in the year 1603, after the great Plague then happening likewise.
3. These Bills were printed and published, not only every Week on Thursdays, but also a general Accompt of the whole Year was given in upon the Thursday before Christmas-day: which said general Accompts have been presented in the several manners following, viz. from the Year 1603, to the Year 1624, inclusive, according to the Pattern here inserted.
|BUried this Year in the Fourscore and seventeen
Parishes of London within the Walls,
|Whereof of the Plague,||1|
- Graunt's conjecture of a connection between the Plague and the origin of the bills is confirmed by their earlier history. Cf. Introduction, also Creighton, Epidemics, i. 294—295, Ogle in Jour. of the Stat. Soc. lv. 438.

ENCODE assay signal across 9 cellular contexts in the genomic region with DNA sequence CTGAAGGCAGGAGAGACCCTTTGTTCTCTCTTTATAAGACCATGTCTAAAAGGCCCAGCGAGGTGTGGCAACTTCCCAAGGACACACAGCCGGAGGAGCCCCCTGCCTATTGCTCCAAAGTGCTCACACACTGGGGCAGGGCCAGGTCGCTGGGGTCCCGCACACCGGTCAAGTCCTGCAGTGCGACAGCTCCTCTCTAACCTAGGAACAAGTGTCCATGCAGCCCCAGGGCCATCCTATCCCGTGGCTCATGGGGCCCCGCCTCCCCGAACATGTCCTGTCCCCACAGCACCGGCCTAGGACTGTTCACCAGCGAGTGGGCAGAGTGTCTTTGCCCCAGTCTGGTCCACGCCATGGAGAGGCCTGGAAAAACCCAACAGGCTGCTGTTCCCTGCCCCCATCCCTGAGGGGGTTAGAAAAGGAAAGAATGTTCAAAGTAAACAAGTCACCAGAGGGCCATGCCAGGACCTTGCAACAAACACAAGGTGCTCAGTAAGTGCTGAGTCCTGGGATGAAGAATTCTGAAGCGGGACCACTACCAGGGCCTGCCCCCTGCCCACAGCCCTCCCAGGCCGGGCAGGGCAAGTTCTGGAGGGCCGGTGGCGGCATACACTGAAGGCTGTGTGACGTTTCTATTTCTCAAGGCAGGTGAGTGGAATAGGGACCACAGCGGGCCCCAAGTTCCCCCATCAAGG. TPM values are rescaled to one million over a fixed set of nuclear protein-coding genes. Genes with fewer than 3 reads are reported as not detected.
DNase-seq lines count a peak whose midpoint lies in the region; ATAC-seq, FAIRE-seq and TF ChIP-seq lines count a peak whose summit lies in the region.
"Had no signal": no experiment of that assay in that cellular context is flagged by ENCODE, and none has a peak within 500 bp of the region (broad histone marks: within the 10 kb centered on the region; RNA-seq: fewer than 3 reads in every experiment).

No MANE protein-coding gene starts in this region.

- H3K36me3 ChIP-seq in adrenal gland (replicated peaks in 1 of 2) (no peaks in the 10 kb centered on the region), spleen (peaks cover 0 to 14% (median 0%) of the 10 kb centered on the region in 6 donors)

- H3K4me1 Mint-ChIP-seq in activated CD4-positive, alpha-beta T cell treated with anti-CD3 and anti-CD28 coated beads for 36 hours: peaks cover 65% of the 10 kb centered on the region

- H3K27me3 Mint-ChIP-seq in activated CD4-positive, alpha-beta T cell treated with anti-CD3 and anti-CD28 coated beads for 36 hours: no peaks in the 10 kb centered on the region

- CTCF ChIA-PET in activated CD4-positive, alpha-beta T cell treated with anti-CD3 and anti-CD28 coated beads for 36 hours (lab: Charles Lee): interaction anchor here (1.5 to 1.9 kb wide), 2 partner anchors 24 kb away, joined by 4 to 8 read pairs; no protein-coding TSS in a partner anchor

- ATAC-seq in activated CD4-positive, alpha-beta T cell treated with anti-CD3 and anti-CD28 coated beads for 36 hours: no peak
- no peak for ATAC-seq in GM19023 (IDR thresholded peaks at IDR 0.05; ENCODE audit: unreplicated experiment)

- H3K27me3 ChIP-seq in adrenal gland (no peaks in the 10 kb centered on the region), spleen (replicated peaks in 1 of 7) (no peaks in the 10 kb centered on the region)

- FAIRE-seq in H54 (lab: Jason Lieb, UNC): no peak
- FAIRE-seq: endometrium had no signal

- A printed weekly bill for 5—12 November, 1607, a ms. weekly bill for 10—17 August, 1609, and a blank form for a weekly bill with printed date of 1610 are preserved at the Record Office. State Papers, Dom., James I., xxviii. 89; xlvii. 85—86; lviii. 102. All vary in unimportant particulars from the pattern of a yearly bill which Graunt gives. The bill of 1607 lacks the entry of those buried of the plague without the liberties in Middlesex and Surrey, the bill of 1609, though it gives them does not include them in its total burials, while the form for a bill dated 1610 both includes them in its total and also omits to enter separately "the whole sum of all the burials in London and the liberties thereof." The ms. bill of 1609 is further peculiar in that it consists of two independent parts. The second part is devoted to the nine out parishes enumerated by Graunt on p. 341 below. These parishes the bill locates "in Westminster," and the first part omits their figures in making up the total of burials.